Legislation before the D.C. Council would update nearly 20-year-old laws regulating the city’s assisted-living facilities, but the bill has provisions that have caused outcry from seniors and senior advocates.
Within the proposed updated policies are provisions that would prohibit facilities from admitting patients who “is or has ever been diagnosed with moderate to severe dementia or requires hospice care.”
The legislation was introduced by the entire council in February. Aside from the one-sentence provision that would bar the facilities from accepting new residents in need of hospice or with dementia, the 76-page draft will establish the right to civil action against the facilities for violations, require the live-in facilities to establish a plan for daily operations as well as requires staff to resident rations, among other things.
“I intend to pay particular attention to how we revise provisions on nurse staffing requirements and dementia care to ensure we protect patient safety while avoiding unintended consequences that could adversely impact Medicaid funding or assisted living access for our seniors,” said the legislation’s lead council member, Vincent Gary (D-Ward 7), who chairs the council’s health committee.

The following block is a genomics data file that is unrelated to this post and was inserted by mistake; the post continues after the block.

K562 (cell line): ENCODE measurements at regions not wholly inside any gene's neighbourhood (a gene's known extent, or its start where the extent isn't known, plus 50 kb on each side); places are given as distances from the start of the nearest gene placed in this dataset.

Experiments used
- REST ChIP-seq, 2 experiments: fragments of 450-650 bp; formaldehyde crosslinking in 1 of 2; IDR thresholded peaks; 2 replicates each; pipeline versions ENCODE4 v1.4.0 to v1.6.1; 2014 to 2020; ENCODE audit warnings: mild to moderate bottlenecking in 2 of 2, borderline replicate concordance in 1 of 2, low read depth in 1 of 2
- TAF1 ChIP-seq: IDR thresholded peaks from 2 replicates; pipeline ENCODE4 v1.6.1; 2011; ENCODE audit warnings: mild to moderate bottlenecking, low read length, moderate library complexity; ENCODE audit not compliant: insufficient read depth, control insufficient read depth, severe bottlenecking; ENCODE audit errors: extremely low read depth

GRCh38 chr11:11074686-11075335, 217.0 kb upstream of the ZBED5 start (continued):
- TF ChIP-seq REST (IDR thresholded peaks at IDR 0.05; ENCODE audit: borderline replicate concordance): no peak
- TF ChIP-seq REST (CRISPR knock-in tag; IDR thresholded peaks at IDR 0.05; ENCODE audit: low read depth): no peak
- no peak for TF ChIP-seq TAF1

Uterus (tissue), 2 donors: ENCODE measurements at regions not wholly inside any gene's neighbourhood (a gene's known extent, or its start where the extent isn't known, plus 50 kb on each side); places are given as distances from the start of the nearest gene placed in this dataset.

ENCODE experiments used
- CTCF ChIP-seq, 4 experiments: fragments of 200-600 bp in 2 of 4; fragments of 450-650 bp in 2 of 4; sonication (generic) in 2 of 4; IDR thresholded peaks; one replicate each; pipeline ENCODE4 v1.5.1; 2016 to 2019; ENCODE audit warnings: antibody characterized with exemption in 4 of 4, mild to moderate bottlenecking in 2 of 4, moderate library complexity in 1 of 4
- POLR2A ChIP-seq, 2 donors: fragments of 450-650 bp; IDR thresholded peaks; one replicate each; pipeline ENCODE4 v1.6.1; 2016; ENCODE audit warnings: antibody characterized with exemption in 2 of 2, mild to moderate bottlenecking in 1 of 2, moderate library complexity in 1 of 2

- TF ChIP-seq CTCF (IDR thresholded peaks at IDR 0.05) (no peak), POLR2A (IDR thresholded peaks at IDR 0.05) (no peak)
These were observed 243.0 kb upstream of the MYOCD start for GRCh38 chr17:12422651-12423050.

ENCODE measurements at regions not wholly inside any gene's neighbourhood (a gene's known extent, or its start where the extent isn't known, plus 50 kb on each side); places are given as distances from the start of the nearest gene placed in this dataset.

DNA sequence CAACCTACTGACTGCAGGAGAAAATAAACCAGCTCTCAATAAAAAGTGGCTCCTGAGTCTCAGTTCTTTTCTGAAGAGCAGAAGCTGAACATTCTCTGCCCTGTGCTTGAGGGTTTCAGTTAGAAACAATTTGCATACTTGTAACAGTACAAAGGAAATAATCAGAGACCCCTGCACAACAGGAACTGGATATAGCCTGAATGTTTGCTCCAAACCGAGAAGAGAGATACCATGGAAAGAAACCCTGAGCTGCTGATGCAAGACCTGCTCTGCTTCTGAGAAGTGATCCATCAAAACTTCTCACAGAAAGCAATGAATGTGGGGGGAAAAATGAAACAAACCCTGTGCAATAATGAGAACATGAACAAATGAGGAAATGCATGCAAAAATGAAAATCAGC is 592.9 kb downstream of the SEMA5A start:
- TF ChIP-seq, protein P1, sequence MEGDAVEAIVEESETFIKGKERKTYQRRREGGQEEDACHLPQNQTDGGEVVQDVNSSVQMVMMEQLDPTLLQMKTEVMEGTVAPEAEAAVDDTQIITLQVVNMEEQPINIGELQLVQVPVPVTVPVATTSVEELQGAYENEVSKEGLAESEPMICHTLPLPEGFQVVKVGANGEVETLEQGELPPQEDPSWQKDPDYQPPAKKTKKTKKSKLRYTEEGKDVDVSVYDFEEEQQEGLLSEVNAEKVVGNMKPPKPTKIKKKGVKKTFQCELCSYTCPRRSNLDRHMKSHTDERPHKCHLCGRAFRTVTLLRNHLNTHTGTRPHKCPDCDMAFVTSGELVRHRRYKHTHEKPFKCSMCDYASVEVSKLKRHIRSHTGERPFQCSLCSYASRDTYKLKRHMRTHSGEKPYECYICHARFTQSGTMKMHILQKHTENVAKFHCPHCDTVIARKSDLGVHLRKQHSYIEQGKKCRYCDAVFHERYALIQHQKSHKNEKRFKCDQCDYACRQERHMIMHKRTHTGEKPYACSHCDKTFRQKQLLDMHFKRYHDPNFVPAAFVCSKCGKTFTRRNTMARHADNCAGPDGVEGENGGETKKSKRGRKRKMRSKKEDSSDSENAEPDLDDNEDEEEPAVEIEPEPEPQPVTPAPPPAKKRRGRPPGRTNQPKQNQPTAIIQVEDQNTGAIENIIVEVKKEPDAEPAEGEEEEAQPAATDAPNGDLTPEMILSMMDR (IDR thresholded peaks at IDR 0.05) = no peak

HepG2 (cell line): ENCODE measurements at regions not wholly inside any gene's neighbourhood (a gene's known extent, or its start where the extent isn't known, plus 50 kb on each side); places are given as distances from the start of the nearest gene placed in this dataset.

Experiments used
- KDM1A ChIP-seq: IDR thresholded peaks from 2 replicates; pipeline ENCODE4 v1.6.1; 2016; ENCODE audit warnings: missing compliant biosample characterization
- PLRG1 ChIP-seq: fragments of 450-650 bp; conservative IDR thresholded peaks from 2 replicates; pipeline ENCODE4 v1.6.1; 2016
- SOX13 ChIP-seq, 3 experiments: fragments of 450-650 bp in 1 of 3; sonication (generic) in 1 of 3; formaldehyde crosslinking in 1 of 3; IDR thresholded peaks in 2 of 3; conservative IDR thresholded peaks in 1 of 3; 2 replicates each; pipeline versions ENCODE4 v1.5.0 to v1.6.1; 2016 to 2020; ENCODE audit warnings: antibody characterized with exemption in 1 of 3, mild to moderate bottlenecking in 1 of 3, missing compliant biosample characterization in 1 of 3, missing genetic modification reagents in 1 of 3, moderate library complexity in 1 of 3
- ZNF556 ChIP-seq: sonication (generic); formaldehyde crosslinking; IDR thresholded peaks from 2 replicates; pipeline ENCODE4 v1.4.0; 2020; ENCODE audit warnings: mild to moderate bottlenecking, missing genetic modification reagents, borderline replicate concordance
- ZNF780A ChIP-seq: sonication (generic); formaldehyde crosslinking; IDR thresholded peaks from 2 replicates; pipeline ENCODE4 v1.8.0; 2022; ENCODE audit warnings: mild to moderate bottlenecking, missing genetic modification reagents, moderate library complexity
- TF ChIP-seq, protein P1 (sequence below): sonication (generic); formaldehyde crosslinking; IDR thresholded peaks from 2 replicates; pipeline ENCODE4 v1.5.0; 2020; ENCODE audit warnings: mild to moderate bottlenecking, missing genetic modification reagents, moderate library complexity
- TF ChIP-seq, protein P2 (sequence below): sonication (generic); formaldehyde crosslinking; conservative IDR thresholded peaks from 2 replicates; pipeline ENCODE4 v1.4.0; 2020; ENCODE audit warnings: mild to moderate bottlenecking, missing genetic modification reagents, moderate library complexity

Nearly 600 people live in the District’s 12 assisted-living facilities, according to LeadingAge D.C., a local chapter of a network of organizations that care for the elderly. It is estimated that, nationally, 50 percent of the people that live in assisted care have dementia.
“I support the intent of the legislation, the intent to provide greater transparency and addition protocols to protect our senior residents; however, as drafted I have some concerns,” said Council member Brandon Todd (D-Ward 4). “A primary concern is that we are inadvertently eliminating viability for diverse housing options.”
Though the bill would bar the facilities from accepting new patients with dementia or in need of hospice, the provision would not displace those already in a facility.
Members of the Alzheimer’s Association and AARP also called for the removal of another provision that would require residents who pose a risk of wandering to carry identification that includes their name and the name, address and phone number of their facility.
Those in favor and opposition of the changes both agreed that the 18-year-old laws needed updating, though some called for new restrictions rather than amending current law.
As the council works to amend the current law, the District’s health department has also begun working on new regulations that have not made public.
“We all agree that we need to improve care at assisted living residences; we all share that goal,” said Councilwoman Mary Cheh. “[The bill’s] attempt to regulate every aspect of the assisted living experience in the way that it does, I have to conclude that the bill, as drafted, is extremely flawed and requires significant revision.”